Lunch HoursMon to Fri, 12:00 noon - 3:00 pm; Sun, 11:00 am to 4:00 pm
Dinner HoursMon to Thu, 6:00 pm - 11:00 pm; Fri to Sat, 6:00 pm - 2:00 am; Sun, 4:00 pm - 9:00 pm
Dress CodeSmart casual
Accept Credit CardYes
Date of review: January 8, 2014 | Reviewed by:
Bloom’s arresting interior is a marriage of Parisian salons in the 1900s with the Prohibition-era speakeasies seen in America. With the subdued lighting, dark wood and leather accents, we are set up for a cosy evening ahead. Once a regular haunt for post-work mobs, the oversized booths tucked away at the back are now occupied by couples and smaller groups. We, on the other hand, were squeezed together on a tiny side table with just a few inches separating us from our neighbours. Not the most romantic or indeed, private, tables on offer in Hong Kong – nab yourself a booth if possible. Though not terribly busy the night we visited, the music and chatter from Lily upstairs created enough buzz for us not to feel awkward.
Contemporary American fare with creative flair is on offer here, with a menu that is neither exhaustive nor limited. Visitors have been known to return for the incredibly fresh raw bar Bloom pride themselves on. As such, we kicked off the evening with a dozen freshly shucked oysters from the US and Australia, though there were also the usual French suspects on offer. Crunchy and briny, the freshness of these molluscs shone through with nothing more than a spritz of lemon needed. The richness of the roasted bone marrow slathered across crisp mini French baguette slices was balanced by the acerbic red wine reduction, shallots, grapes and green apple slaw. The fried French chicken livers arrived unexpectedly breaded but are delightfully moreish – a treat for any liver fans. The veal Milanese comes beautifully golden and crisp with a caramelised lemon to bring this classic dish to new heights, while the grilled spiny lobster tail, though unquestionably fresh, was unfortunately slightly undercooked with areas of translucent meat at the centre. An inviting tray of complimentary digestifs was unveiled before dessert was ordered, including a dizzying coffee-infused tequila infused in-house. As for the desserts, the “Nuts & Beer” brings together a sticky multi-nut toffee tart with Chimay beer ice cream that while enjoyable, bordered on cloying towards the end. The “Bonnie & Clyde” was perhaps the standout on the menu with its whimsical combination of an espresso brownie with caramel corn cheesecake, however the two textures clashed to create a pasty consistency. A slightly disappointing end to what was otherwise a memorable meal.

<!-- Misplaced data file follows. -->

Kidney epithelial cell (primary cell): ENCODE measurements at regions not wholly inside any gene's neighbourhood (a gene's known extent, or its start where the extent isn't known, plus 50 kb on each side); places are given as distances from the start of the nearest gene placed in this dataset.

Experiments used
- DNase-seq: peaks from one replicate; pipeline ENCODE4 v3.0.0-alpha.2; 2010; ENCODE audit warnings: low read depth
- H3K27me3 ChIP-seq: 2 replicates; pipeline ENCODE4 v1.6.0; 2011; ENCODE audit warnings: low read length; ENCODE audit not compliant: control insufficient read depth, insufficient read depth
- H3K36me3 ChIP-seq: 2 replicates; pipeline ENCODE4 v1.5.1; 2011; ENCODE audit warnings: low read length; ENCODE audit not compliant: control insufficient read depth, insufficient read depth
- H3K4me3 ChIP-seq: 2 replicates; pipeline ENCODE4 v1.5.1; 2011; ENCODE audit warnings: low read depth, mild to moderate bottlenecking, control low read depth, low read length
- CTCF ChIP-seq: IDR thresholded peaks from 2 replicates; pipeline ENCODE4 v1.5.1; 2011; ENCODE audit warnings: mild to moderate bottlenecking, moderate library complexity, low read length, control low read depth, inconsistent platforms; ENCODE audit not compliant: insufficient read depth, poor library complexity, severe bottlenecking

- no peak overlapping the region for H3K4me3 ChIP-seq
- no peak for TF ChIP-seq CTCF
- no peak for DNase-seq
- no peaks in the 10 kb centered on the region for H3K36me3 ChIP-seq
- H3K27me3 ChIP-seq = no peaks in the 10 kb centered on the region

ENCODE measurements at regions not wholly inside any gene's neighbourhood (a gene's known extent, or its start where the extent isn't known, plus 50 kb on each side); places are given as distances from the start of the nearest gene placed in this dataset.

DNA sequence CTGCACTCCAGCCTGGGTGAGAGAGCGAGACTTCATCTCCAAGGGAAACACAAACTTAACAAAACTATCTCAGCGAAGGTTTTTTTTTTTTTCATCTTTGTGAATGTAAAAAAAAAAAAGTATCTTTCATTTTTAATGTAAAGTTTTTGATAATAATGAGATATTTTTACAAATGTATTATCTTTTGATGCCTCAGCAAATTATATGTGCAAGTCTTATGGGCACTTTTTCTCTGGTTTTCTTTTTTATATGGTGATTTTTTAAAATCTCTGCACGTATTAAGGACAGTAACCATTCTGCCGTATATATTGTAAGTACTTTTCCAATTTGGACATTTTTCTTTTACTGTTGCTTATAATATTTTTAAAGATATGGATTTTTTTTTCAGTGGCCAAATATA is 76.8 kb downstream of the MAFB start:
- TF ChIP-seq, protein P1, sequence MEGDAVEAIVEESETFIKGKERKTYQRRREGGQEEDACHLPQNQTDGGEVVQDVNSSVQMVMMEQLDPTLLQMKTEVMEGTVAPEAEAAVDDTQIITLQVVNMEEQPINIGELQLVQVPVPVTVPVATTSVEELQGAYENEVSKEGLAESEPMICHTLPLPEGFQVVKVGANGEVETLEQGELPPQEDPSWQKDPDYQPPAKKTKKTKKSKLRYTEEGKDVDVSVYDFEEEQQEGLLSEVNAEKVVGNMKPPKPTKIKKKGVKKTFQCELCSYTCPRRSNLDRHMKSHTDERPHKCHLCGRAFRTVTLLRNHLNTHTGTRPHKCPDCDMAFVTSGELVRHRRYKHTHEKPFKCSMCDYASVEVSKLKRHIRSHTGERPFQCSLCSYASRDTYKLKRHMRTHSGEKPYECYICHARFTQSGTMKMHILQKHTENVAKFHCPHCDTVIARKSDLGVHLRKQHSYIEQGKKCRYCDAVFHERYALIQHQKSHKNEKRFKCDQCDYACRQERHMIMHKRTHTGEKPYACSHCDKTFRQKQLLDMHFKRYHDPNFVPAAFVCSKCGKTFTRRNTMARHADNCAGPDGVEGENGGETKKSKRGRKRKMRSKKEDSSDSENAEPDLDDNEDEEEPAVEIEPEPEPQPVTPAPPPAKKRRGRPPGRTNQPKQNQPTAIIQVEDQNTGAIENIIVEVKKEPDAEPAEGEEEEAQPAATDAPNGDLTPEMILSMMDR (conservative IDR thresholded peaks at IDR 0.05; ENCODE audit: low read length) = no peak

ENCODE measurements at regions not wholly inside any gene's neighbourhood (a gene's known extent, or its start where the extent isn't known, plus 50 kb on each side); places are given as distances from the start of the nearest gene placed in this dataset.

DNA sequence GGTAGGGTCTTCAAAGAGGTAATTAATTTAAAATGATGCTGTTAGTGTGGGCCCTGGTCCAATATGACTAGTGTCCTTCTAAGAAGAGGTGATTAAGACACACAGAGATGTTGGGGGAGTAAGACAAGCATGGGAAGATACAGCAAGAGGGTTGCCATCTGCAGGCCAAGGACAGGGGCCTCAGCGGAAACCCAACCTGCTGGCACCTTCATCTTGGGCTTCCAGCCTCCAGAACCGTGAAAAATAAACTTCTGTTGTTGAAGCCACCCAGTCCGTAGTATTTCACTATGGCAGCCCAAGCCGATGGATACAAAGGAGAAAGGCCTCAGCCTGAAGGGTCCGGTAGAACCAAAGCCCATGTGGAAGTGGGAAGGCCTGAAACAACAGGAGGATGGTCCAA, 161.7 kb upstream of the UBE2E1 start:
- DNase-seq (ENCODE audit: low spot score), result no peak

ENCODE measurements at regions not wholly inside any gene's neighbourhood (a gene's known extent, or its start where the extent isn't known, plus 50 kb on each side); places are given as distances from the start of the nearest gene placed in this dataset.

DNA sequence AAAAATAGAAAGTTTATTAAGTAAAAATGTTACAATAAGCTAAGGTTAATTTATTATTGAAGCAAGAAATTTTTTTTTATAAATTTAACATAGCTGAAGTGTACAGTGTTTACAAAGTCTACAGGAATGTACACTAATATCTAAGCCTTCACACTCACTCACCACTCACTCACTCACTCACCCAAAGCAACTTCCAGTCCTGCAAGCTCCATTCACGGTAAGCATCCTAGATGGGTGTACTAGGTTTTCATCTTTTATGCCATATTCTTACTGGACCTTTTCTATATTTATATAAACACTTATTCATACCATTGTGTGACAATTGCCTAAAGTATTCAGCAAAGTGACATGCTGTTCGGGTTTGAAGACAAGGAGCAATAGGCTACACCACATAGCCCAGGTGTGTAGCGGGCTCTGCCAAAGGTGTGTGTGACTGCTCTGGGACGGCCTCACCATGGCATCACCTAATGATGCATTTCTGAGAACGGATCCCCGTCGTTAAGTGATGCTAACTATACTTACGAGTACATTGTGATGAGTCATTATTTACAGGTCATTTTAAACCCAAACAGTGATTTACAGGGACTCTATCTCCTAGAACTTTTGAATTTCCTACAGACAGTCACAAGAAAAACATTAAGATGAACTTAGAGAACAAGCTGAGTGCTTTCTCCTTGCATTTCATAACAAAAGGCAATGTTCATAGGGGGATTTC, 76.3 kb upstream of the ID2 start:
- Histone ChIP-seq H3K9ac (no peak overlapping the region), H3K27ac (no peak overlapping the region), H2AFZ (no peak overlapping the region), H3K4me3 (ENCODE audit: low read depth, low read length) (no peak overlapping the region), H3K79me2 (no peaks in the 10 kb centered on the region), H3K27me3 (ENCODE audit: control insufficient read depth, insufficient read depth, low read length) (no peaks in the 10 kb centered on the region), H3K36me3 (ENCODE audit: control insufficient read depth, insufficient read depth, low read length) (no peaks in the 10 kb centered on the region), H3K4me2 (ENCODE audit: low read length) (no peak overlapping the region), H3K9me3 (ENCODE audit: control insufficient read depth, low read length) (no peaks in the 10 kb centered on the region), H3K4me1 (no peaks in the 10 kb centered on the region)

The wine list is both thoughtful and geographically broad, with a dynamic selection available by the glass to suit any budget. Cocktail lovers, fret not! The bartenders at Lily upstairs are able to send down an array of Prohibition-inspired cocktails.
Service at Bloom is knowledgeable and responsive, with our comment about the undercooked lobster tail promptly acknowledged and remedied with desserts on the house; an autonomous trait often seen lacking in Hong Kong.
A substantial meal for two without wine will come to around HK$1,500. Considering the jet-fresh seafood, location and fantastic service, Bloom can be sure to expect another visit from us again.